In regions where regulations and phase-outs have been implemented, human concentrations of Perfluorooctane sulfonic acid (PFOS), Perfluorodecane sulfonic acid (PFDS), and Perfluorooctanoic acid (PFOA) are generally declining, while previously increasing concentrations of Perfluorohexane sulfonic acid (PFHxS) have begun to level off. Rapid declines for some PFOS-precursors have also been consistently observed in human studies. In contrast, limited data indicate that concentrations of PFOS and PFOA in humans are increasing in China where the production of these substances has increased. Human concentrations of longer-chained PFCAs (9-14 carbon atoms) are generally increasing or show insignificant trends with low power to detect a trend.

For environmental samples there are no clear patterns of declining trends. Most substances show mixed results, but a majority of the trends are based on datasets with low power to detect a trend and appear to be insignificant. The evidence base for environmental samples is thus relatively weak. However, in environmental biological samples, increasing trends predominate for concentrations of PFCAs with 9-14 carbon atoms.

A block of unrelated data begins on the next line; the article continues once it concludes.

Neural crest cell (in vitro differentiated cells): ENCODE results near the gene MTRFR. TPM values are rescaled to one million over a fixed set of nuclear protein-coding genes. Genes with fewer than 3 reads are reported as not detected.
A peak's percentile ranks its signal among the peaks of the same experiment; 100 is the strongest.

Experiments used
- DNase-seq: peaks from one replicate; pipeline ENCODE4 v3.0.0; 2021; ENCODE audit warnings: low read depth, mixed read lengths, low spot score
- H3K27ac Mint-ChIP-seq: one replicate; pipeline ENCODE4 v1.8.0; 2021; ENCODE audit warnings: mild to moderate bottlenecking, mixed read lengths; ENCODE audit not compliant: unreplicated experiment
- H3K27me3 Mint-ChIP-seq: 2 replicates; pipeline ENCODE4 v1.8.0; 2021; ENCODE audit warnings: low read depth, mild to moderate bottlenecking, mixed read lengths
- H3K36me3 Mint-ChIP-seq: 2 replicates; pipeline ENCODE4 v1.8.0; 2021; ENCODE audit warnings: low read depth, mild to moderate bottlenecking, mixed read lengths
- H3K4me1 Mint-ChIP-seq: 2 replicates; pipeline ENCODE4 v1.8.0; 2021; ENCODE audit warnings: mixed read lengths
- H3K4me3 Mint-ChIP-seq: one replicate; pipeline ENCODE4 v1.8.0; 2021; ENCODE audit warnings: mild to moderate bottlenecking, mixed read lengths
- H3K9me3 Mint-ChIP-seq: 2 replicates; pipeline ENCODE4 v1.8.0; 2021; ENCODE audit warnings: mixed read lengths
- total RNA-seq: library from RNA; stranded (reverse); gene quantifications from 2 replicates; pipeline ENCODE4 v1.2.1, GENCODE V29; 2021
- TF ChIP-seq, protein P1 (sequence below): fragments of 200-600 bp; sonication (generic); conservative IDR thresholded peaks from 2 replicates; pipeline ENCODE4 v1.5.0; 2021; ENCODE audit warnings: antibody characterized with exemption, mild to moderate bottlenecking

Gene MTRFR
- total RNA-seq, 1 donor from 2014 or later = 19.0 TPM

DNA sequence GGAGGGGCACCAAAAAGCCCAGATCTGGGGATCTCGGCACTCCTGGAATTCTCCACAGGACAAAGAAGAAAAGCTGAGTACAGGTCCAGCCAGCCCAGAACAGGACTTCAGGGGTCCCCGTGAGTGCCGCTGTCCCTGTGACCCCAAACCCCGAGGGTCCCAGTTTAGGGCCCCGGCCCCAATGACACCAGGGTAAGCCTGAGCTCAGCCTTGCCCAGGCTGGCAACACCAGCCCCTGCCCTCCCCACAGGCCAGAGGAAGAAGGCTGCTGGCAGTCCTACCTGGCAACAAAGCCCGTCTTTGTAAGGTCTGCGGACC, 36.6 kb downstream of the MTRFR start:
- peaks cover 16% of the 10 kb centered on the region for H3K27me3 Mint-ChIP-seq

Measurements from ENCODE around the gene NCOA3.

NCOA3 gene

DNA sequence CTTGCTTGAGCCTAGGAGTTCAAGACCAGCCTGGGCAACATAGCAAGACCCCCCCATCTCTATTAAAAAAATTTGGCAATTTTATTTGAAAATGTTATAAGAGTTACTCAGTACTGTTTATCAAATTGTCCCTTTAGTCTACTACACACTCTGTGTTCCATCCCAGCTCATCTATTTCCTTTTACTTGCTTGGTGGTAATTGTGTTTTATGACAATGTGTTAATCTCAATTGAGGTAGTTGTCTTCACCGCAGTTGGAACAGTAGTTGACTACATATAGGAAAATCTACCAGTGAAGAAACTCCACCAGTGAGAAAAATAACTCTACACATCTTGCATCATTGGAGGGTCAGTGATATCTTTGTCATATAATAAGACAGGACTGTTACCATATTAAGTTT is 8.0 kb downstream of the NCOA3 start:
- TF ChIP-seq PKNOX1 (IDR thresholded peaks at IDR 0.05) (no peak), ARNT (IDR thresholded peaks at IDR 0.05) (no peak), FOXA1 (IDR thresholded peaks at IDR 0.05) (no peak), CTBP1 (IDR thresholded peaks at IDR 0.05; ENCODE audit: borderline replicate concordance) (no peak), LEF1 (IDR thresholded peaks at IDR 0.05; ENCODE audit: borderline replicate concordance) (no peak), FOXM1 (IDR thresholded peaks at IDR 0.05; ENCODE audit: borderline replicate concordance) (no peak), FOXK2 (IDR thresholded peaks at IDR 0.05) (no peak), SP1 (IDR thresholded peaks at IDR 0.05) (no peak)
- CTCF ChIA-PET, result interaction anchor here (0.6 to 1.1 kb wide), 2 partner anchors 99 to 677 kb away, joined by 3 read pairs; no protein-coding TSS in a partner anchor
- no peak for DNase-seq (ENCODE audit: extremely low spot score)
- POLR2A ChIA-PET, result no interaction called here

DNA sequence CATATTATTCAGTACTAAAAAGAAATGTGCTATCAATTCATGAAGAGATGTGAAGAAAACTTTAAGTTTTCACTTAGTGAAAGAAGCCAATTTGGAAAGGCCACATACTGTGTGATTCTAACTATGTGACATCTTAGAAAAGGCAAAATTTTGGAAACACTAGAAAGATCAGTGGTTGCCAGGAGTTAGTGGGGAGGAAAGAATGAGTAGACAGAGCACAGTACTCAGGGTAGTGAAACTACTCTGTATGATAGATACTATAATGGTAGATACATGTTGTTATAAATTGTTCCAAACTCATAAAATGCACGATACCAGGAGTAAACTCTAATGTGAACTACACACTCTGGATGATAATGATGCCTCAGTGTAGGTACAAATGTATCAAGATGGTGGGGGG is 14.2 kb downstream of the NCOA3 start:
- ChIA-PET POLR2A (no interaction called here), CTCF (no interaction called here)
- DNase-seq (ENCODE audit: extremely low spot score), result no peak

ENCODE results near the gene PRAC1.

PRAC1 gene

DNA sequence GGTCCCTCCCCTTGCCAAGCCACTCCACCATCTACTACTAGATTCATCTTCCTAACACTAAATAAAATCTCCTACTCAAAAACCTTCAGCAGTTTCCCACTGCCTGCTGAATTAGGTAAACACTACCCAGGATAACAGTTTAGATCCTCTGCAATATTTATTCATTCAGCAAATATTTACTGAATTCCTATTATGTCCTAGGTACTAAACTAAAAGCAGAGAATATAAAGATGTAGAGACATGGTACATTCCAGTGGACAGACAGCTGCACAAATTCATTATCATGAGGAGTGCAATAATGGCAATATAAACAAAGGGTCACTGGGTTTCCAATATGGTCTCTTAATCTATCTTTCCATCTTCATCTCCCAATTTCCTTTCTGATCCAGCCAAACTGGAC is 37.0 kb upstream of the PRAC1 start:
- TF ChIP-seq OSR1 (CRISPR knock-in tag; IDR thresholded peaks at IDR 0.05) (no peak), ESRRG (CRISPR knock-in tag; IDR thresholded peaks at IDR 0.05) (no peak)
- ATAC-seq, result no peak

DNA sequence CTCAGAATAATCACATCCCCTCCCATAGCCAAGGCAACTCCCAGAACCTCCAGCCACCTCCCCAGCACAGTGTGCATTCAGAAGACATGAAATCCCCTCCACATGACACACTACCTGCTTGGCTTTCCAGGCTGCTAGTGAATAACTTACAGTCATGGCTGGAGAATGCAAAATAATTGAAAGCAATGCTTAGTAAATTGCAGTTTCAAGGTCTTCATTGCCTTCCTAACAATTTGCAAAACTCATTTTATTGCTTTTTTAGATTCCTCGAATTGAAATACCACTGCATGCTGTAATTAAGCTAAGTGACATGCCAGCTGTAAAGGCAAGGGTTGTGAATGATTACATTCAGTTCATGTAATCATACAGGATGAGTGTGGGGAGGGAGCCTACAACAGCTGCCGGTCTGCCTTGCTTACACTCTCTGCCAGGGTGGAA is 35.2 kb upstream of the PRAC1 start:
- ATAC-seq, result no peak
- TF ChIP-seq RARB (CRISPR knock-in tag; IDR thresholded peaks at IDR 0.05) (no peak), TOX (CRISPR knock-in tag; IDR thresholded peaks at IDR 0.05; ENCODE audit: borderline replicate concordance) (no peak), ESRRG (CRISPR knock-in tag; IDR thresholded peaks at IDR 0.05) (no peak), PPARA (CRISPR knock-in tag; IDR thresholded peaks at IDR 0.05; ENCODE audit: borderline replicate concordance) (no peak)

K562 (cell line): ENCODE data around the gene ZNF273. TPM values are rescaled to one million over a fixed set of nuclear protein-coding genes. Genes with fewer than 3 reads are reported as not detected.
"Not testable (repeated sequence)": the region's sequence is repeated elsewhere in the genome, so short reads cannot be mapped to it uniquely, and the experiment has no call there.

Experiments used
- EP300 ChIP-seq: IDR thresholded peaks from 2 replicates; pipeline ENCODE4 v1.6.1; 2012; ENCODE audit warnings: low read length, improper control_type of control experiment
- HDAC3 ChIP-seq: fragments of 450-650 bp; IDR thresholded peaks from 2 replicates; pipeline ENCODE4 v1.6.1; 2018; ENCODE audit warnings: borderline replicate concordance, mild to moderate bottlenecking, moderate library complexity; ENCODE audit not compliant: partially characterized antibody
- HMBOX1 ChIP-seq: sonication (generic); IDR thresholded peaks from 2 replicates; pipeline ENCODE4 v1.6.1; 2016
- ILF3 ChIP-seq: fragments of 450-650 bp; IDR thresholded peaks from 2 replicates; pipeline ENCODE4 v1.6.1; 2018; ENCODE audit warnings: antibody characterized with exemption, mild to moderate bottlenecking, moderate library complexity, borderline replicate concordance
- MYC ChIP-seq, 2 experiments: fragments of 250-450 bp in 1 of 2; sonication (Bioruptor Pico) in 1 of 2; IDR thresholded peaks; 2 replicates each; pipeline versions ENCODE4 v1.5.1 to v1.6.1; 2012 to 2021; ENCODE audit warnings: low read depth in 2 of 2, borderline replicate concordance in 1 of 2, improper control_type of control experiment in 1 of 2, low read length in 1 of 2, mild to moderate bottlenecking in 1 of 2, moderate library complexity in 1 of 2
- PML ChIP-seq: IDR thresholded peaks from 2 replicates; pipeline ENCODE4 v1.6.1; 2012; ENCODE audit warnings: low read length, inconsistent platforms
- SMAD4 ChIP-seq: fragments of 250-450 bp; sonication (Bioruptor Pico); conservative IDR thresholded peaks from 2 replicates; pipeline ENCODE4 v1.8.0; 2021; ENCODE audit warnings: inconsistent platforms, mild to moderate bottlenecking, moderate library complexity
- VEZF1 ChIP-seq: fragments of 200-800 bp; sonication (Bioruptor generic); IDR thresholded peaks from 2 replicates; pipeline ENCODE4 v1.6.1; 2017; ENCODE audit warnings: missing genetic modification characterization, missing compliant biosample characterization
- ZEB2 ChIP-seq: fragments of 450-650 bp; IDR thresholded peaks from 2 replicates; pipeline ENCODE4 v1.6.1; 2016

Review Team

Cynthia de Wit (Chair), Department of Environmental Science and Analytical Chemistry, Stockholm University, Sweden
Ian Cousins, Department of Environmental Science and Analytical Chemistry, Stockholm University, Sweden
Dorte Herzke, Norwegian Institute for Air Research (NILU), Tromsø, Norway
Jonathan Martin, Department of Environmental Science and Analytical Chemistry, Stockholm University, Sweden
Jana Johansson, Department of Environmental Science and Analytical Chemistry, Stockholm University, Sweden
Magnus Land (Project manager), EviEM, Stockholm, Sweden

First meeting of the review team, April 2014, from left: Ian Cousins, Jonathan Martin, Dorte Herzke, Magnus Land, Cynthia de Wit, Jana Johansson. Photo: Sif Johansson.

First meeting of the review team, April 2014, from left: Ian Cousins, Jonathan Martin, Dorte Herzke, Magnus Land, Cynthia de Wit, Jana Johansson. Photo: Sif Johansson.